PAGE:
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The world is held to ransom

Europol is investigating an "unprecedented" global cyber attack that targeted the UK health system and has led French carmarker Renault to halt production at some sites.

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The world is held to ransom

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Europol is investigating an “unprecedented” global cyber attack that tricked victims into opening malicious malware attachments to spam emails.

Computers in almost 100 countries have been infected by the attack.

See here where has been affected.

The UK health system is among the organisations thrown into chaos.

French carmaker Renault says it has halted production at some sites because of the bug.

What is Europol doing?

The organisation has been asked to investigate the cyber attack by some EU member states.

Spokesperson Jan Op Gen Oorth told Euronews: “The European Cybercrime Centre, EC3, at Europol is working closely with affected countries’ cybercrime units and key industry partners to mitigate the threat and assist victims.”

“The recent attack is at an unprecedented level and will require a complex international investigation to identify the culprits.”

“The Joint Cybercrime Action Taskforce (JCAT) at EC3 is a group of specialist international cyber investigators and is specially designed to assist in such investigations and will play an important role in supporting the investigation.”

“For furher information on Ransomware, how to protect your data devices, what to do when infected with ransomware and access to unlocking tools please visit https://www.nomoreransom.org/, a free online resource developed by Europol, Dutch police and industry partners.”

What happened?

Hackers tricked victims into opening malicious malware attachments to spam emails that appeared to contain invoices, job offers, security warnings and other legitimate files.

The ransomware encrypted data on computers.

Researchers say there were 57,000 infections in 99 countries, with Russia, Ukraine and Taiwan the top targets.

The hackers, who have not come forward to claim responsibility or have been identified, are thought to have made a “worm” or self-spreading malware by exploiting a piece of NSA code known as “Eternal Blue”.

Researchers say this was released last month by a group known as the Shadow Brokers.

“Eternal Blue” is part of a trove of hacking tools they said belonged to the US agency.

Which country is the worst affected?

The most disruptive attacks were reported in the UK. Hospitals and clinics were forced to turn patients away after losing access to computer networks.

Experts say the hackers appear to have begun the campaign by targeting organisations in Europe.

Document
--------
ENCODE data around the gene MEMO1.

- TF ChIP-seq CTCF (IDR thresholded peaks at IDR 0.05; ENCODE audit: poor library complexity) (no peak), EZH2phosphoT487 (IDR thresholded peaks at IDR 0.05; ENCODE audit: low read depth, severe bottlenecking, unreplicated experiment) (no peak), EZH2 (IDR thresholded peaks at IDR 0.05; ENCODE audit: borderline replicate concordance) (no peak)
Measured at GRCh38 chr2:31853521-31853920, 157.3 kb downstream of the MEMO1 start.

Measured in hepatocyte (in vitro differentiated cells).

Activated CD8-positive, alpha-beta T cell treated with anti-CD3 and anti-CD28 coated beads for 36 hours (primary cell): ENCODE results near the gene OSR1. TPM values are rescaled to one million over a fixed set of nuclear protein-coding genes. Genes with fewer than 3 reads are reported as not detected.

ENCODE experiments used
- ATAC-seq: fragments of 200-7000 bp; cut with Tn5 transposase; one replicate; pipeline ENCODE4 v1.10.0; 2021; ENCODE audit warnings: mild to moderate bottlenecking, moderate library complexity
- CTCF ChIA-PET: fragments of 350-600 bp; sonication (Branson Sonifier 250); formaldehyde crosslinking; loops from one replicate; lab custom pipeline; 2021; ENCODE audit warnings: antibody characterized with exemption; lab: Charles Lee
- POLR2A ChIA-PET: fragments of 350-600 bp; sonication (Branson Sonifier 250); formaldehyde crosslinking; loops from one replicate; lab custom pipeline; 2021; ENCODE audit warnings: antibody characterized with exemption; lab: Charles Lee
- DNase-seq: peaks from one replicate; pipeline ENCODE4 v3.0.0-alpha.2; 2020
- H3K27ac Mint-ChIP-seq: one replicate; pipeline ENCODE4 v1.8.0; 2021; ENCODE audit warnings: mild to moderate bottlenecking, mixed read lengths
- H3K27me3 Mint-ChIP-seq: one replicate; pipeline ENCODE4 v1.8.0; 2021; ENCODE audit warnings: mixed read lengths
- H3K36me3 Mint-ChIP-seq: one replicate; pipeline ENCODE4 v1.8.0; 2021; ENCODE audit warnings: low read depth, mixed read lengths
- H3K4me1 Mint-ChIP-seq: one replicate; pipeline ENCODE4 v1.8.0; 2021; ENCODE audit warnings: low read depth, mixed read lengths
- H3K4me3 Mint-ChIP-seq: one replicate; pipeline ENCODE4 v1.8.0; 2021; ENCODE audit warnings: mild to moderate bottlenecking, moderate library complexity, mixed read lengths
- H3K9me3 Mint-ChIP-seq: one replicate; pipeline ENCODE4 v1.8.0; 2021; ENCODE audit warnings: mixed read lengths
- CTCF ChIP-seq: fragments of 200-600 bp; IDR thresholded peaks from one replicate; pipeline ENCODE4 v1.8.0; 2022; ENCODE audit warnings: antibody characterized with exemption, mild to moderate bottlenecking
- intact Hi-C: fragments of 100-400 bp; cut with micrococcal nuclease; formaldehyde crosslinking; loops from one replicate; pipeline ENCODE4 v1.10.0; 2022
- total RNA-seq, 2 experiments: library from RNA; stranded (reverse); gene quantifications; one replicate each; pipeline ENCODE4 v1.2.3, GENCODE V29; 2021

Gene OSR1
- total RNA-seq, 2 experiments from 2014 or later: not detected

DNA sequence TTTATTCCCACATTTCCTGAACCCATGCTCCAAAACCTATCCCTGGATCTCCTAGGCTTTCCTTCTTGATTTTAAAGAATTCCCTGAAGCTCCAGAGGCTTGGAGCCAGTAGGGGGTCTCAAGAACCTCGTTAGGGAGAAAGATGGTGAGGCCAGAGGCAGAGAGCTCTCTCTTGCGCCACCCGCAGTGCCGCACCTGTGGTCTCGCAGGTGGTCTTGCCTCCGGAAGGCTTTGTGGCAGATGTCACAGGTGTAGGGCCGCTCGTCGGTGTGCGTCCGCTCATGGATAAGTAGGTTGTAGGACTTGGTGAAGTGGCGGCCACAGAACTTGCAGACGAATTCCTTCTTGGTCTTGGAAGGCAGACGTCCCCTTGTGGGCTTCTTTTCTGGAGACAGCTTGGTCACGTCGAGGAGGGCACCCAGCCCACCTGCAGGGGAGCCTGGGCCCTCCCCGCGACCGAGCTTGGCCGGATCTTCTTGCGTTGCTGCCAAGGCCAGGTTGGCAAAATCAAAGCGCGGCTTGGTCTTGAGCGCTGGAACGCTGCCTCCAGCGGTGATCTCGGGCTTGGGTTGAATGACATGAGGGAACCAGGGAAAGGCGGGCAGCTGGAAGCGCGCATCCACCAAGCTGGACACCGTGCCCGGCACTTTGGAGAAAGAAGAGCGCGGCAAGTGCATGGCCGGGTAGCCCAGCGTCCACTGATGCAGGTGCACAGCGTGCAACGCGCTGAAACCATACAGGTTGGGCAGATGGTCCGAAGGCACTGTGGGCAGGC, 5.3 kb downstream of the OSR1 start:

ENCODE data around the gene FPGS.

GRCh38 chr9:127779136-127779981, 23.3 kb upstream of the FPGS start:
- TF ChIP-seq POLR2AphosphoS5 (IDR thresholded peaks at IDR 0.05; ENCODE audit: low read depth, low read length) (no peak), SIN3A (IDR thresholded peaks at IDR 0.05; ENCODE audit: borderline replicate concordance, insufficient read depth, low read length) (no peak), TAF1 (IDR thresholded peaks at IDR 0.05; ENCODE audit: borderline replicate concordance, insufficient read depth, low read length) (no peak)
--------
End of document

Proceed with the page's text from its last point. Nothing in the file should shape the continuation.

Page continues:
Telecommunications giant Telefonica was among many targets in Spain. The company said the attack was limited to some computers on an internal network and clients and services have not been affected.

Portugal Telecom and Telefonica Argentina both say they were also targeted.

Russia

Russia’s interior and emergencies ministries, as well as the country’s biggest bank, Sberbank, say they were affected.

On its website, the interior ministry says around 1,000 computers have been infected but the virus has been localised.

The emergencies ministry told Russian news agencies it has repelled the cyberattacks. Sberbank says its cyber security systems have prevented the virus from gaining access.

France

French carmaker Renault said on Saturday it has been affected by the WannaCry cyber attack.

The company says production has been halted at some sites as a result.

Do they know what software was used?

Yes. Private security firms have identified the ransomware as a new variant of “WannaCry”. The bug has the ability to automatically spread across large networks by exploiting a known bug in Microsoft’s Windows operating system.

On Friday, Microsoft said it is pushing out automatic Windows updates to defend clients from WannaCry.

“Today our engineers added detection and protection against new malicious software known as Ransom:Win32.WannaCrypt,” Microsoft said in a statement.

Have there been any demands?

Yes. Payments were demanded of $300 to $600 to restore access.

Security researchers said they observed some victims paying via the digital currency Bitcoin.

What they are saying

“This is one of the largest global ransomware attacks the cyber community has ever seen,” – Rich Barger, director of threat research with Splunk, one of the firms that linked WannaCry to the NSA.

“Once it gets in and starts moving across the infrastructure, there is no way to stop it,” – Adam Meyers, a researcher with cyber security firm CrowdStrike.

“Seeing a large telco like Telefonica get hit is going to get everybody worried. Now ransomware is affecting larger companies with more sophisticated security operations,” – Chris Wysopal, chief technology officer with cyber security firm, Veracode.